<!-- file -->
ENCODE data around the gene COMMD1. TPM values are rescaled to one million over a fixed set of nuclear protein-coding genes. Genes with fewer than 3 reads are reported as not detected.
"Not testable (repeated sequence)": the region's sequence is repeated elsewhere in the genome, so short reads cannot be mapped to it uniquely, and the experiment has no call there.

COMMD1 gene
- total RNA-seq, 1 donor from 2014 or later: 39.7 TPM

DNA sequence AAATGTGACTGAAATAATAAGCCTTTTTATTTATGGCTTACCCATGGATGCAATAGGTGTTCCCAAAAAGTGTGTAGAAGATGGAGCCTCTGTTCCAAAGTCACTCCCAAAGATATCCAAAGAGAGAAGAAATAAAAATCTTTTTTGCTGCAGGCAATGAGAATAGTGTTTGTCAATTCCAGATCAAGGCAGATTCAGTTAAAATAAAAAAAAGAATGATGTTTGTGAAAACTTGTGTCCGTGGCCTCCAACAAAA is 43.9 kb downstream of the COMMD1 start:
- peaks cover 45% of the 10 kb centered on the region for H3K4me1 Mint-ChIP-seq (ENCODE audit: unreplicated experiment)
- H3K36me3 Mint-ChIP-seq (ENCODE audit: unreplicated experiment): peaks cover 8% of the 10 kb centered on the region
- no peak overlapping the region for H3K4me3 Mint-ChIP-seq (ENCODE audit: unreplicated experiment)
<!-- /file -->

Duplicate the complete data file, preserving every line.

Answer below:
ENCODE data around the gene COMMD1. TPM values are rescaled to one million over a fixed set of nuclear protein-coding genes. Genes with fewer than 3 reads are reported as not detected.
"Not testable (repeated sequence)": the region's sequence is repeated elsewhere in the genome, so short reads cannot be mapped to it uniquely, and the experiment has no call there.

COMMD1 gene
- total RNA-seq, 1 donor from 2014 or later: 39.7 TPM

DNA sequence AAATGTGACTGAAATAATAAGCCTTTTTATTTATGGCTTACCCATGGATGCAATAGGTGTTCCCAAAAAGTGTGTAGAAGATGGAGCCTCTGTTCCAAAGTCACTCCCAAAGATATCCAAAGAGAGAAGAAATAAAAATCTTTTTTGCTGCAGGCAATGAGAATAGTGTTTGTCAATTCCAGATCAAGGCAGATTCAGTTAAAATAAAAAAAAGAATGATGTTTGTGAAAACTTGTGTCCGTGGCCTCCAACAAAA is 43.9 kb downstream of the COMMD1 start:
- peaks cover 45% of the 10 kb centered on the region for H3K4me1 Mint-ChIP-seq (ENCODE audit: unreplicated experiment)
- H3K36me3 Mint-ChIP-seq (ENCODE audit: unreplicated experiment): peaks cover 8% of the 10 kb centered on the region
- no peak overlapping the region for H3K4me3 Mint-ChIP-seq (ENCODE audit: unreplicated experiment)